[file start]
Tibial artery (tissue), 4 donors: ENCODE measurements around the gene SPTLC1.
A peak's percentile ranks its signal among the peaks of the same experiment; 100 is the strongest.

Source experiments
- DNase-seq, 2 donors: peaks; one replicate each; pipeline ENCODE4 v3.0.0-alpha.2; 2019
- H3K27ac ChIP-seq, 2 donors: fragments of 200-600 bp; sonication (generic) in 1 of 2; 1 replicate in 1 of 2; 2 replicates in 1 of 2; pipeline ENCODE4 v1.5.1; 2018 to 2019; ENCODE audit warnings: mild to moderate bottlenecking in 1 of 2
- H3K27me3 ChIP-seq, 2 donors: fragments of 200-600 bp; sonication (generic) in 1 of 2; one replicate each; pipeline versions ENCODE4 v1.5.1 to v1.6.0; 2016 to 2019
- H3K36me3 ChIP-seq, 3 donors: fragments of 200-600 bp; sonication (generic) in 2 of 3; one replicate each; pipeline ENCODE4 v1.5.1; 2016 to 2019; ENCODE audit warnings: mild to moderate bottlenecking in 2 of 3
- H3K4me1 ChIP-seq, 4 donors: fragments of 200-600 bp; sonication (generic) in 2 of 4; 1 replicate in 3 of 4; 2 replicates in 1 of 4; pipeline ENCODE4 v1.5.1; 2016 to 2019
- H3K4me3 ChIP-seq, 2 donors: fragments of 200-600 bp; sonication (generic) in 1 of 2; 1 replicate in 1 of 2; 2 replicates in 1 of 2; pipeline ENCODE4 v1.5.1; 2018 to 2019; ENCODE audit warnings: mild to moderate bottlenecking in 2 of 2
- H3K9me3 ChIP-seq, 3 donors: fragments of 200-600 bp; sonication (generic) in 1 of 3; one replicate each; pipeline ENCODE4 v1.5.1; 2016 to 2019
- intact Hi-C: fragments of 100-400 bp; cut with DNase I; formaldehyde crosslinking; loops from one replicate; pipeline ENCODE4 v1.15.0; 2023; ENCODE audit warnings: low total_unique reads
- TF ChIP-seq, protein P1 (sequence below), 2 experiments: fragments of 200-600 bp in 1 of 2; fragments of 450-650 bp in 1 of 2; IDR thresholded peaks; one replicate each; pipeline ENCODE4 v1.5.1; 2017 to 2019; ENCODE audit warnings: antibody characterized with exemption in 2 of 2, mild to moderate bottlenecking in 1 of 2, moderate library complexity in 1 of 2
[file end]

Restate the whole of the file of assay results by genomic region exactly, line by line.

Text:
Tibial artery (tissue), 4 donors: ENCODE measurements around the gene SPTLC1.
A peak's percentile ranks its signal among the peaks of the same experiment; 100 is the strongest.

Source experiments
- DNase-seq, 2 donors: peaks; one replicate each; pipeline ENCODE4 v3.0.0-alpha.2; 2019
- H3K27ac ChIP-seq, 2 donors: fragments of 200-600 bp; sonication (generic) in 1 of 2; 1 replicate in 1 of 2; 2 replicates in 1 of 2; pipeline ENCODE4 v1.5.1; 2018 to 2019; ENCODE audit warnings: mild to moderate bottlenecking in 1 of 2
- H3K27me3 ChIP-seq, 2 donors: fragments of 200-600 bp; sonication (generic) in 1 of 2; one replicate each; pipeline versions ENCODE4 v1.5.1 to v1.6.0; 2016 to 2019
- H3K36me3 ChIP-seq, 3 donors: fragments of 200-600 bp; sonication (generic) in 2 of 3; one replicate each; pipeline ENCODE4 v1.5.1; 2016 to 2019; ENCODE audit warnings: mild to moderate bottlenecking in 2 of 3
- H3K4me1 ChIP-seq, 4 donors: fragments of 200-600 bp; sonication (generic) in 2 of 4; 1 replicate in 3 of 4; 2 replicates in 1 of 4; pipeline ENCODE4 v1.5.1; 2016 to 2019
- H3K4me3 ChIP-seq, 2 donors: fragments of 200-600 bp; sonication (generic) in 1 of 2; 1 replicate in 1 of 2; 2 replicates in 1 of 2; pipeline ENCODE4 v1.5.1; 2018 to 2019; ENCODE audit warnings: mild to moderate bottlenecking in 2 of 2
- H3K9me3 ChIP-seq, 3 donors: fragments of 200-600 bp; sonication (generic) in 1 of 3; one replicate each; pipeline ENCODE4 v1.5.1; 2016 to 2019
- intact Hi-C: fragments of 100-400 bp; cut with DNase I; formaldehyde crosslinking; loops from one replicate; pipeline ENCODE4 v1.15.0; 2023; ENCODE audit warnings: low total_unique reads
- TF ChIP-seq, protein P1 (sequence below), 2 experiments: fragments of 200-600 bp in 1 of 2; fragments of 450-650 bp in 1 of 2; IDR thresholded peaks; one replicate each; pipeline ENCODE4 v1.5.1; 2017 to 2019; ENCODE audit warnings: antibody characterized with exemption in 2 of 2, mild to moderate bottlenecking in 1 of 2, moderate library complexity in 1 of 2